Editor’s Note: This is the final installment of a four-part series featuring an in-depth overview of InfoSec’s (Information Security) Unified Security Metrics Program (USM). In this blog entry, we discuss some of the lessons learned during the program’s first year.
Winter weather in the North Atlantic Ocean can be precarious at best. Anyone recall the ill-fated journey of the RMS Titanic? Icebergs pose significant risk because only 10 percent can be seen above the surface, while more than 90 percent remain hidden below. Similarly, metrics and numbers on a chart represent only the tip of an iceberg. Rich, meaningful, and actionable data exists below the surface and, when leveraged successfully, can drive great results and outcomes. During the past year, the USM program has embarked on some new, uncharted waters. The journey hasn’t always been easy, but we’ve learned some valuable lessons along the way.
Partnerships are the cornerstone of InfoSec’s USM program, beginning with Service Security Primes and Partner Security Architects, who are a virtual team of trusted security advisors. They, in cooperation with IT service owners, risk management groups, and decision-makers (including the CIO), work in concert with InfoSec to secure and protect Cisco. Because of InfoSec’s tight alignment with these groups, it can more effectively manage security investments, actions, and processes globally. This opens the door to advance metrics beyond basic security hygiene to more sophisticated posture assessments in the future (i.e. risk determination) within IT and other outside organizations.
Start Small and Grow Organically
As with any new endeavor and, in particular with massive, complex organizations such as Cisco, start small before launching “full throttle,” so you can properly monitor, manage, or adjust your security metrics program accordingly. This extra time allows for standardization of existing program processes, and enables you to create IT service owner “champions” that can evangelize your security program for broader adoption and long-term sustainability.
Training is Key
Formalized, on-going training, such as Cisco’s global internal Security Knowledge Empowerment (SKE) program expands security knowledge across the organization in curriculums ranging from as little as 4-6 hours of security basics to more than 120 hours of in-depth classroom, mentoring, and group projects. When combined with Service Security Primes and Partner Security Architects, it provides a potent conduit to expand security DNA throughout Cisco.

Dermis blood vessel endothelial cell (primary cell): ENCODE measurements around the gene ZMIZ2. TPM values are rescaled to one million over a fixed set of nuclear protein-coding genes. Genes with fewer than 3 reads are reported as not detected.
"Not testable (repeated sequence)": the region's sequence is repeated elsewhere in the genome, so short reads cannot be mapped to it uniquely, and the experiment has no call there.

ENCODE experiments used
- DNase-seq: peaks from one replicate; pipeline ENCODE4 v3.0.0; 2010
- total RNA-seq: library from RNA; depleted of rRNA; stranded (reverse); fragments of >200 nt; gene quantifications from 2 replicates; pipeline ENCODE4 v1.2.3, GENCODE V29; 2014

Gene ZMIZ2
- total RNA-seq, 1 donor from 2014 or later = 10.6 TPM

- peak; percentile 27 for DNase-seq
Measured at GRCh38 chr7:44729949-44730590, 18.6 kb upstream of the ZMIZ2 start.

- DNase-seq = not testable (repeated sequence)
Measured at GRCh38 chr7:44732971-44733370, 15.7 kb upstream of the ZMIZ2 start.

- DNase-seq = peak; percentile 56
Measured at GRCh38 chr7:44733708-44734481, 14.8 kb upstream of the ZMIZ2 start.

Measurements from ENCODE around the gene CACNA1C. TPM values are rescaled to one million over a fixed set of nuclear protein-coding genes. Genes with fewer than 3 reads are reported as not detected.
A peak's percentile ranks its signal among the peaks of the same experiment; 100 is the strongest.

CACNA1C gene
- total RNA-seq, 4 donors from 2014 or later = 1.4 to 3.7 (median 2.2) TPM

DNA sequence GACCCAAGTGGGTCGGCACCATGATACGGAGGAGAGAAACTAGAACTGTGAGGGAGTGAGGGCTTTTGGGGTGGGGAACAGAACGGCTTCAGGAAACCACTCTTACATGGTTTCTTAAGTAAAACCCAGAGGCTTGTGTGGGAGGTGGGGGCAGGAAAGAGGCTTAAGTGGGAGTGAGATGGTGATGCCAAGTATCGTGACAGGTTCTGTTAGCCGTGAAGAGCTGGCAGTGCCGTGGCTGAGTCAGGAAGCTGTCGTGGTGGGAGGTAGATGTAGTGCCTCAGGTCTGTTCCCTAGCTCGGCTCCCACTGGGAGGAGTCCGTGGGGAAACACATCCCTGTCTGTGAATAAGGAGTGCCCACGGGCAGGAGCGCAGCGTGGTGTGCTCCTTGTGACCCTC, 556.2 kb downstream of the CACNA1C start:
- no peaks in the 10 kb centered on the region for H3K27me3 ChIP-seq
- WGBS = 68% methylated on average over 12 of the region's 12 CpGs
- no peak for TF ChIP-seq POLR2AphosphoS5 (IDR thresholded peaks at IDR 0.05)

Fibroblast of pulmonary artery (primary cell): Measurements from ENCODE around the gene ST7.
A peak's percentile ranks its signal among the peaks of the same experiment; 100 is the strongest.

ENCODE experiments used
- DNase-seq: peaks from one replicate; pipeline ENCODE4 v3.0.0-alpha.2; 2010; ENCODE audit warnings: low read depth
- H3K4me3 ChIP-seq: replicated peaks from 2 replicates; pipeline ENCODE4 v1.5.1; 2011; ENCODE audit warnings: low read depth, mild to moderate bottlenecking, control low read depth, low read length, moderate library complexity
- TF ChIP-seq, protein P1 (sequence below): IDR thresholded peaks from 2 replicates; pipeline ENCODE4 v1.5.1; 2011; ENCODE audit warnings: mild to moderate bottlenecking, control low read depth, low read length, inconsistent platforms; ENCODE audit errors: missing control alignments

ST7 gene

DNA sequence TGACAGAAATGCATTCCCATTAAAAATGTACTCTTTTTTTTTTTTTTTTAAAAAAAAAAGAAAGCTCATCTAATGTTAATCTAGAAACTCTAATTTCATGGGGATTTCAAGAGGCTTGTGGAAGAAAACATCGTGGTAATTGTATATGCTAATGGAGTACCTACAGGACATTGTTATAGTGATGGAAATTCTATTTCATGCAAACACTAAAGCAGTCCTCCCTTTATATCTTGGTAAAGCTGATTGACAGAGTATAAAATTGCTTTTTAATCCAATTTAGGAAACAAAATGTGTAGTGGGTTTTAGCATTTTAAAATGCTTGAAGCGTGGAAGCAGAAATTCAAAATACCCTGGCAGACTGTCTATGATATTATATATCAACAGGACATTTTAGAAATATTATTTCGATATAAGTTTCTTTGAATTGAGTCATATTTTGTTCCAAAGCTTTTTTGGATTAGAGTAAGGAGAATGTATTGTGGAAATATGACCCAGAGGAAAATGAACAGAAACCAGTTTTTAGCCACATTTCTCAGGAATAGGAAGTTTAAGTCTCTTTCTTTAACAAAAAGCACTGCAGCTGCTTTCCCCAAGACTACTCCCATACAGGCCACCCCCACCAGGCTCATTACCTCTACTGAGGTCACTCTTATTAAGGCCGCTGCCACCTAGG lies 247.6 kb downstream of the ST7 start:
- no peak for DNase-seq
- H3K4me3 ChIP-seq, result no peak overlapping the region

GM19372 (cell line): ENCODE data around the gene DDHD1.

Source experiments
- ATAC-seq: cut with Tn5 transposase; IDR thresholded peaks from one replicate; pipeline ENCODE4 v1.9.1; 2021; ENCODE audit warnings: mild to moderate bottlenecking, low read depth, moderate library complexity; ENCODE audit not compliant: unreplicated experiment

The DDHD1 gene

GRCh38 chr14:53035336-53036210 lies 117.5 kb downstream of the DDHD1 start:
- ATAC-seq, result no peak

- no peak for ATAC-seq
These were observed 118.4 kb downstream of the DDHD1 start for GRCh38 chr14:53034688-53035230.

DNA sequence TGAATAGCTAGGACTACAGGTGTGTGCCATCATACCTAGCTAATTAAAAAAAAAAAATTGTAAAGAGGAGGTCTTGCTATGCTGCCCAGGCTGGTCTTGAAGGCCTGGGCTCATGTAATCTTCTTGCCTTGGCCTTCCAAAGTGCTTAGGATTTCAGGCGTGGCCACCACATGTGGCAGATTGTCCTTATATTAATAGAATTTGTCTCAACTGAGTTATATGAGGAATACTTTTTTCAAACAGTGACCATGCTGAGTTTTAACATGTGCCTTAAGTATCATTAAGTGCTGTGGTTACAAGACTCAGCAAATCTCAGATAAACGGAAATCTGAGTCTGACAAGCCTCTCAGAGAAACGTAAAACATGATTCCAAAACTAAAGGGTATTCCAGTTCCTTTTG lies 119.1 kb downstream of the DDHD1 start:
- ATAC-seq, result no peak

Credibility Built Upon Trust
Keeping the USM process open, transparent, and non-punitive is crucial in building trust and credibility with multiple stakeholders. Stakeholders can count on InfoSec to consistently deliver reliable, unbiased metrics every quarter. Ample time is also provided for broad internal team reviews and remediation efforts, along with clear communication for next steps. As a result of these collective activities, shared responsibility and accountability become the norm, fueling early program adoption among IT service areas and, ultimately drives improved security performance.
Construct a Communication Process Flow Loop
Communication process flow loops are essential for security metrics “consistency” across the organization. Establish a 13-week, quarterly timeline so that IT service owners know when they can expect their security data, where they can find the data (ITRM dashboards, portal sites), and how to interpret the data (reports). This enables users to access vital information in real-time, and creates better synergy and dialogue between groups to remediate security issues found.
Metrics Don’t Need to be Sophisticated to Solve Real Business Problems
Most IT organizations track risk metrics routinely. Start with pulling data from IT system logs and dashboards. InfoSec narrowed their data sources from 30 to 5 and, in doing so, drove security process improvement behaviors and action within IT. Figure out what you ultimately want to achieve. Innovation does not always involve the newest and shiniest things, it often comes from new ways to get the basics right.
Part 1: No Curve Ball Here, Unified Security Metrics Deliver Meaningful Results
Part 2: Security Metrics Starting Point: Where to Begin
Part 3: Making Your Metrics Program Effective Beyond Just Charts and Numbers